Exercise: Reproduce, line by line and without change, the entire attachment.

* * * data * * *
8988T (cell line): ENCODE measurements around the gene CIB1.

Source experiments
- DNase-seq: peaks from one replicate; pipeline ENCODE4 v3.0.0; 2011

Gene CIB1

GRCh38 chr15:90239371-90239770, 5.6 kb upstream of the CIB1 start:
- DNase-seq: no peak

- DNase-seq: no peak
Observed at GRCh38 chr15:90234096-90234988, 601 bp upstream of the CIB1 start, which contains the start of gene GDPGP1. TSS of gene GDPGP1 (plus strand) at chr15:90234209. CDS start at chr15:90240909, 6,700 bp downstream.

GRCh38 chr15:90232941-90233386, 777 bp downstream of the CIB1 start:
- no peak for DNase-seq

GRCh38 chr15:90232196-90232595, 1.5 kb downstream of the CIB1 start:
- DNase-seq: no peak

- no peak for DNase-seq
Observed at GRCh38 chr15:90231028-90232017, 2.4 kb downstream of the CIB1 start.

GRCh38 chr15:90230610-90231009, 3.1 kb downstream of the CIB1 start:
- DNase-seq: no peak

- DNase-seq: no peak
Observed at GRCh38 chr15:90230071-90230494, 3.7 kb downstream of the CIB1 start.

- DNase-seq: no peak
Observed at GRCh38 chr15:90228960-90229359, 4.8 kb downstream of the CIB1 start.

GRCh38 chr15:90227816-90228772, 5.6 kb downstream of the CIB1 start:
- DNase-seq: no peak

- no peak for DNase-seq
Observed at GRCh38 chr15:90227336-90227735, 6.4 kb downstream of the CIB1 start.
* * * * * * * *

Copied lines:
8988T (cell line): ENCODE measurements around the gene CIB1.

Source experiments
- DNase-seq: peaks from one replicate; pipeline ENCODE4 v3.0.0; 2011

Gene CIB1

GRCh38 chr15:90239371-90239770, 5.6 kb upstream of the CIB1 start:
- DNase-seq: no peak

- DNase-seq: no peak
Observed at GRCh38 chr15:90234096-90234988, 601 bp upstream of the CIB1 start, which contains the start of gene GDPGP1. TSS of gene GDPGP1 (plus strand) at chr15:90234209. CDS start at chr15:90240909, 6,700 bp downstream.

GRCh38 chr15:90232941-90233386, 777 bp downstream of the CIB1 start:
- no peak for DNase-seq

GRCh38 chr15:90232196-90232595, 1.5 kb downstream of the CIB1 start:
- DNase-seq: no peak

- no peak for DNase-seq
Observed at GRCh38 chr15:90231028-90232017, 2.4 kb downstream of the CIB1 start.

GRCh38 chr15:90230610-90231009, 3.1 kb downstream of the CIB1 start:
- DNase-seq: no peak

- DNase-seq: no peak
Observed at GRCh38 chr15:90230071-90230494, 3.7 kb downstream of the CIB1 start.

- DNase-seq: no peak
Observed at GRCh38 chr15:90228960-90229359, 4.8 kb downstream of the CIB1 start.

GRCh38 chr15:90227816-90228772, 5.6 kb downstream of the CIB1 start:
- DNase-seq: no peak

- no peak for DNase-seq
Observed at GRCh38 chr15:90227336-90227735, 6.4 kb downstream of the CIB1 start.